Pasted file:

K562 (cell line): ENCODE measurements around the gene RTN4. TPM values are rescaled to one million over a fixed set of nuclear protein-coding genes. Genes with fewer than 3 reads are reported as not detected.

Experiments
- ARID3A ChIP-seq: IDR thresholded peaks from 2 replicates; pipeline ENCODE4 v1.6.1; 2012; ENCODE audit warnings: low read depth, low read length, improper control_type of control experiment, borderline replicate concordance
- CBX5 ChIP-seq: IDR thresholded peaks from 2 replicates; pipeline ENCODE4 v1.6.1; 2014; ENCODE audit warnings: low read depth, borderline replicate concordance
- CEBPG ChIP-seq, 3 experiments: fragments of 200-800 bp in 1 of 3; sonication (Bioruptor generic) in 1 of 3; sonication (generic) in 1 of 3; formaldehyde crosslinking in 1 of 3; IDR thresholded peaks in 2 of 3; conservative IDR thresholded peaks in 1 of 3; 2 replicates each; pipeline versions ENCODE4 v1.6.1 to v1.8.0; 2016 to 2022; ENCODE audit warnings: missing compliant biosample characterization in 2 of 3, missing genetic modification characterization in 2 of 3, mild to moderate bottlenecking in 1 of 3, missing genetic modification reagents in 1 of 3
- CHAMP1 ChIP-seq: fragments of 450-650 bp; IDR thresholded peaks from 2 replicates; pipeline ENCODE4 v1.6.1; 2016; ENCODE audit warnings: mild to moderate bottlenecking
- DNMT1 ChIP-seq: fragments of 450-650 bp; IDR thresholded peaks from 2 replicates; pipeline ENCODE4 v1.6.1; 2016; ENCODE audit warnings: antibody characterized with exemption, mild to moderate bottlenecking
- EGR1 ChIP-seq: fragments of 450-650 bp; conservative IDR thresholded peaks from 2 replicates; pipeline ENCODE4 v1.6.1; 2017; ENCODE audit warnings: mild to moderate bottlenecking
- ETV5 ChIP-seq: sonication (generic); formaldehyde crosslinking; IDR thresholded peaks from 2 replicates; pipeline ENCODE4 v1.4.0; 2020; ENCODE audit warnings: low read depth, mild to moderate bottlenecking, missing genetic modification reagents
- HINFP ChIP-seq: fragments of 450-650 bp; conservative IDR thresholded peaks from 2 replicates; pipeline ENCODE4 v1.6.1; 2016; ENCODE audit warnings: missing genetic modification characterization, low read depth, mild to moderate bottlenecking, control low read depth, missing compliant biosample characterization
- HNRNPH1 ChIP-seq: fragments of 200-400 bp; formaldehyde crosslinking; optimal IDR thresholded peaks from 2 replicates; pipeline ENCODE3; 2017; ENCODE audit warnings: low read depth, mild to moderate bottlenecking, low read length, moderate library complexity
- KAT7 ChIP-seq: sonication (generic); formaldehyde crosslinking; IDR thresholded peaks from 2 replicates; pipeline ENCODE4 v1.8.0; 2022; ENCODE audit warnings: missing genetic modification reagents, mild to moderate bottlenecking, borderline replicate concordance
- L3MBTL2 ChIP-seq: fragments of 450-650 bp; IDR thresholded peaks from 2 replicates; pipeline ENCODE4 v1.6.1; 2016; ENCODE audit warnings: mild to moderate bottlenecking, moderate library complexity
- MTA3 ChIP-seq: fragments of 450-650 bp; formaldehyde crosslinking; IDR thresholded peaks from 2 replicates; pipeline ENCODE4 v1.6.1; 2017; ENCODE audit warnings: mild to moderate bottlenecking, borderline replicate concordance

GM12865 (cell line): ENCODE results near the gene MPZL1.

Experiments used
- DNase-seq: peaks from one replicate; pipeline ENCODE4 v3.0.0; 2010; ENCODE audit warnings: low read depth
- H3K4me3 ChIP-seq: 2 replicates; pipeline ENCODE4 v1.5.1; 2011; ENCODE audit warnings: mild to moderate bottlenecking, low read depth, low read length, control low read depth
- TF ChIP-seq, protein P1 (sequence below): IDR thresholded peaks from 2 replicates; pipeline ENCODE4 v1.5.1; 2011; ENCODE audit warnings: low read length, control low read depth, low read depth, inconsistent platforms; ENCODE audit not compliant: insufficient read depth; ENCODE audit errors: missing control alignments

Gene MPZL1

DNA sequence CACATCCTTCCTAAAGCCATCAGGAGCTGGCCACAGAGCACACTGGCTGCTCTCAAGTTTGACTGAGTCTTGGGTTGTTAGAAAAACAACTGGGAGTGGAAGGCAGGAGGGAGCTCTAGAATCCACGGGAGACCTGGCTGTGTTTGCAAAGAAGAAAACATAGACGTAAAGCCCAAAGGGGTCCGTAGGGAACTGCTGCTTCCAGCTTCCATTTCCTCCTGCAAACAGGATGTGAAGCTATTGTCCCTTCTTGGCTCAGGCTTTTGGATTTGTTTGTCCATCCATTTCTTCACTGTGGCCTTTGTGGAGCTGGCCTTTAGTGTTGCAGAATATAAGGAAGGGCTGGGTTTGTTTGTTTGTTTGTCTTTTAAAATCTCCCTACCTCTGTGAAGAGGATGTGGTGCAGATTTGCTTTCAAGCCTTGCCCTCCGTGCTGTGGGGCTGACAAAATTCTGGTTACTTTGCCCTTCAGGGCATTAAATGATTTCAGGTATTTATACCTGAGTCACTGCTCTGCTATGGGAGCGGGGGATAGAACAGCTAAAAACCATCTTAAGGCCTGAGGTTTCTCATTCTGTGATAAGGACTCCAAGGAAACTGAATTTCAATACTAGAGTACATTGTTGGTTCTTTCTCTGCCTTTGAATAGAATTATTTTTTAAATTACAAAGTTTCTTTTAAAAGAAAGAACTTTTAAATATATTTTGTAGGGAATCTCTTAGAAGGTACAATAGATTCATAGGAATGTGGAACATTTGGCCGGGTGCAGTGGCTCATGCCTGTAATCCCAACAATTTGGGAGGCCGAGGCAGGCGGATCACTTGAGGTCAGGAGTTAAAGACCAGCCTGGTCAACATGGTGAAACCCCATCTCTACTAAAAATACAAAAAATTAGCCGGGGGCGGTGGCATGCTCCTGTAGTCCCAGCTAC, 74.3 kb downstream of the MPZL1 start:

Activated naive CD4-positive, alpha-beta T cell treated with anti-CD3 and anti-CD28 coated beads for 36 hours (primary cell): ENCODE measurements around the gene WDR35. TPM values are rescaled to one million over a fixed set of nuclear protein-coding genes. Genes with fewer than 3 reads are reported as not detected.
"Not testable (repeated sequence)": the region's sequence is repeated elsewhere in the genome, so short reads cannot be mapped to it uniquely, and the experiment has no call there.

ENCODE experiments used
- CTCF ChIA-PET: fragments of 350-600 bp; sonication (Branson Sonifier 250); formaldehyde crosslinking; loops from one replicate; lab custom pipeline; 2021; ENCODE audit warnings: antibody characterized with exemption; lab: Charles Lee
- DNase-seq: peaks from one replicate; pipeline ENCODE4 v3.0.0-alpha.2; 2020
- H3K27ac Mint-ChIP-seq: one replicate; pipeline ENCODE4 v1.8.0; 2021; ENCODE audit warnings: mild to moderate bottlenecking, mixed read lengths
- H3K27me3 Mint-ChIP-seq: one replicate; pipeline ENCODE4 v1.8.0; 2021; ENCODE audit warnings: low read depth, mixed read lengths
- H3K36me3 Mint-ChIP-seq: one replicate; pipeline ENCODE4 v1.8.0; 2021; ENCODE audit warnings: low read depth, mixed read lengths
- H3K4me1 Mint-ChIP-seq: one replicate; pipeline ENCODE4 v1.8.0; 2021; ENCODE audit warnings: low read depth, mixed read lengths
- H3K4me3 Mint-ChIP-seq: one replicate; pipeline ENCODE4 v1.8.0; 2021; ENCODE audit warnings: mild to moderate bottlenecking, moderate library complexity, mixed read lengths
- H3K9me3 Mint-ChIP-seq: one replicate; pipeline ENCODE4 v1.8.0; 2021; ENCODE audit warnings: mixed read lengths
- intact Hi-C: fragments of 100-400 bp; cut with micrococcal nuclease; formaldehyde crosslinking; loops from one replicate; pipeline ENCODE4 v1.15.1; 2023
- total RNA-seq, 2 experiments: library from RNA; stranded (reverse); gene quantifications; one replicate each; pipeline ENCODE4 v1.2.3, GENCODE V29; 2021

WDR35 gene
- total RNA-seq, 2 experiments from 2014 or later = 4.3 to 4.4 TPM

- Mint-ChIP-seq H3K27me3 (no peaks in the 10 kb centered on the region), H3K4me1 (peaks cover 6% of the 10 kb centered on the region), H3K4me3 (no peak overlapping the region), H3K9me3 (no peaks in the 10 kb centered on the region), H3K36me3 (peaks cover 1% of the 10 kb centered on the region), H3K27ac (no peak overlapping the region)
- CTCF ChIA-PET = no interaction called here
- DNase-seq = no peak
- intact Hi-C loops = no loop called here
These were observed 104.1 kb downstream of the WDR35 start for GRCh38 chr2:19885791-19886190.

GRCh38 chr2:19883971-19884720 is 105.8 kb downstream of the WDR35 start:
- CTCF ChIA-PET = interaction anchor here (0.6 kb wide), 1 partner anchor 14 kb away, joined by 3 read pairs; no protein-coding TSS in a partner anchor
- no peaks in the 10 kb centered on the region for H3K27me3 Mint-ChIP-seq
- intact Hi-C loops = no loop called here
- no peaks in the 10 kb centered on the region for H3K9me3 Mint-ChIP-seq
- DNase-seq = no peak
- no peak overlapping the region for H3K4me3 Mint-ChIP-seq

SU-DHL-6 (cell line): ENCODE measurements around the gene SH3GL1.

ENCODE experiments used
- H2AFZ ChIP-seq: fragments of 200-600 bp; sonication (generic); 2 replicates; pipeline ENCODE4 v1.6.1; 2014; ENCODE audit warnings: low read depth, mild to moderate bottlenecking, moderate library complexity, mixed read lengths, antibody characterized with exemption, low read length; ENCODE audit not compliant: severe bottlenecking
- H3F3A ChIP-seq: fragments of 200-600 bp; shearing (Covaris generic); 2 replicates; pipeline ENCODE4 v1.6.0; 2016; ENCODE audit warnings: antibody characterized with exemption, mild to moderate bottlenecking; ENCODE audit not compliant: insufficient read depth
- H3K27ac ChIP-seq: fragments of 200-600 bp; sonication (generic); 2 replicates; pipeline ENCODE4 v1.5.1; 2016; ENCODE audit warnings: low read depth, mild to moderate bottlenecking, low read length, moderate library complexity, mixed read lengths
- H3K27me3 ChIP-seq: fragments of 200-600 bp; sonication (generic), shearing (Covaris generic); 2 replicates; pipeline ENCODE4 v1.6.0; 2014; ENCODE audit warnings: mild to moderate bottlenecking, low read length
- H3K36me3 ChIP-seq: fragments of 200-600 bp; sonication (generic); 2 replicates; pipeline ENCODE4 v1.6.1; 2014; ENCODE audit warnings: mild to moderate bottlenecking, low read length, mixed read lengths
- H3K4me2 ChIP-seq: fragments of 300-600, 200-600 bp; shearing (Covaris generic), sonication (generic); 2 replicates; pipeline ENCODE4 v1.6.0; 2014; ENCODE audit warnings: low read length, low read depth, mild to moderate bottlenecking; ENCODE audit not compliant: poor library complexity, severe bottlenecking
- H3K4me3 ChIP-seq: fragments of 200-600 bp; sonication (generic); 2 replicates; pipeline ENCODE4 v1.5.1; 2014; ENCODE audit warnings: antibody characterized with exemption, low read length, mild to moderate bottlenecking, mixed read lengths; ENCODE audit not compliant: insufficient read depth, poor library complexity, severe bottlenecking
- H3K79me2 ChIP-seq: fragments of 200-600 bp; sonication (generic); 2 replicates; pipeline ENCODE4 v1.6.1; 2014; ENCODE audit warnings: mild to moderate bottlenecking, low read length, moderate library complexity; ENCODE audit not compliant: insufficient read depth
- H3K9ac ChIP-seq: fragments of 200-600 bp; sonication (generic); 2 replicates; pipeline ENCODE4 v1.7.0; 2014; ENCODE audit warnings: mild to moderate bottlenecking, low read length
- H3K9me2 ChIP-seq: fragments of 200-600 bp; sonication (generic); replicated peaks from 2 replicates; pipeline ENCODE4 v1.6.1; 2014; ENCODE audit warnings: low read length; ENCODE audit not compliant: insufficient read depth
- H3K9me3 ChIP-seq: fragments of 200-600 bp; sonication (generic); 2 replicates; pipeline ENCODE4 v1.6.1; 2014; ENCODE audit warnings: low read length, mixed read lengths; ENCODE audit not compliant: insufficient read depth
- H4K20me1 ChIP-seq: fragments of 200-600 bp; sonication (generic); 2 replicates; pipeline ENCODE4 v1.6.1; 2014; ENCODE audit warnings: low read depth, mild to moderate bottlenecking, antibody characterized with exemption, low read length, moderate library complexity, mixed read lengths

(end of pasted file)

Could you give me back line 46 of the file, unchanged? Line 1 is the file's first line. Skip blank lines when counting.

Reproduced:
- no peaks in the 10 kb centered on the region for H3K9me3 Mint-ChIP-seq